Rust support for Visual Studio Code
Adds language support for Rust to Visual Studio Code. Supports:
- code completion
- jump to definition, peek definition, find all references, symbol search
- types and documentation on hover
- code formatting
- refactoring (rename, deglob)
- error squiggles and apply suggestions from errors
- build tasks
Rust support is powered by a separate language server -
either by the official Rust Language Server (RLS) or
rust-analyzer, depending on the user's
preference. If you don't have it installed, the extension will install it for
you (with permission).
This extension is built and maintained by the Rust
IDEs and editors team.
Our focus is on providing
a stable, high quality extension that makes the best use of the respective language
server. We aim to support as many features as possible, but our priority is
supporting the essential features as well as possible.
For support, please file an
issue on the repo
or talk to us on Discord.
For RLS, there is also some troubleshooting and debugging advice.
Contributing code, tests, documentation, and bug reports is appreciated! For
more details see contributing.md.
- Install rustup (Rust toolchain manager).
- Install this extension from the VSCode Marketplace
(or by entering
ext install rust-lang.rust at the command palette Ctrl+P).
- (Skip this step if you already have Rust projects that you'd like to work on.)
Create a new Rust project by following these instructions.
- Open a Rust project (
File > Add Folder to Workspace...). Open the folder for the whole
project (i.e., the folder containing
Cargo.toml, not the
- You'll be prompted to install the Rust server. Once installed, it should start
analyzing your project (RLS will also have to to build the project).
This extension provides options in VSCode's configuration settings. These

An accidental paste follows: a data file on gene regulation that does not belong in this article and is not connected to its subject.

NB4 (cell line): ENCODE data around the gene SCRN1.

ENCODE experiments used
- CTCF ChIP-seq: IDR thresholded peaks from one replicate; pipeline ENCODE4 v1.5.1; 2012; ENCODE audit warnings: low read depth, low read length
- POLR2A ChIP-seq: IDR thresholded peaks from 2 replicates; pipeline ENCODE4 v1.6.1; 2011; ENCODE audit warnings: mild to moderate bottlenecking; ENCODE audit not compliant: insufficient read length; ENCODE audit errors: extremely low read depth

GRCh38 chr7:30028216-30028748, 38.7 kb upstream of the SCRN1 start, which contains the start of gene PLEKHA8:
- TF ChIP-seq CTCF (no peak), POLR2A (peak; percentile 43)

rust.*, which are passed directly to RLS, and the
, which mostly deal with how to spawn it or debug it.
You can find the settings under
File > Preferences > Settings; they all
have IntelliSense help.
rust.show_warnings - set to false to silence warnings in the editor.
rust.all_targets - build and index code for all targets (i.e., integration tests, examples, and benches)
rust.cfg_test - build and index test code (i.e., code with
rust-client.channel - specifies from which toolchain the RLS should be spawned
TIP: To select the underlying language server, set
Snippets are code templates which expand into common boilerplate. IntelliSense
includes snippet names as options when you type; select one by pressing
enter. You can move to the next snippet 'hole' in the template by
pressing tab. We provide the following snippets:
for - a for loop
macro_rules - declare a macro
if let - an
if let statement for executing code only when a pattern matches
spawn - spawn a thread
extern crate - insert an
extern crate statement
This extension is deliberately conservative about snippets and doesn't include
too many. If you want more, check out
Trusty Rusty Snippets.
The plugin provides tasks for building, running, and testing using the relevant
cargo commands. You can build using ctrl+shift+b. Access other tasks via
Run Task in the command palette.
The plugin writes these into
tasks.json. The plugin will not overwrite
existing tasks, so you can customise these tasks. To refresh back to the
tasks.json and restart VSCode.
Format on save
To enable formatting on save, you need to set the
true. Find it under
File > Preferences > Settings.
- A Rust toolchain (the extension will configure this for you, with permission),
rust-analysis components (the extension will install
these for you, with permission). Only
rust-src is required when using
Both language servers can use Cargo to get more information about Rust projects
and both use
rustfmt extensively to
format the code.
RLS uses Cargo and also the Rust compiler
rustc) in a more direct fashion, where
it builds the project and reuses the data computed by the compiler itself. To
provide code completion it uses a separate tool called
Rust Analyzer is a separate
compiler frontend for the Rust language that doesn't use the Rust compiler
rustc) directly but rather performs its
own analysis that's tailor-fitted to the editor/IDE use case.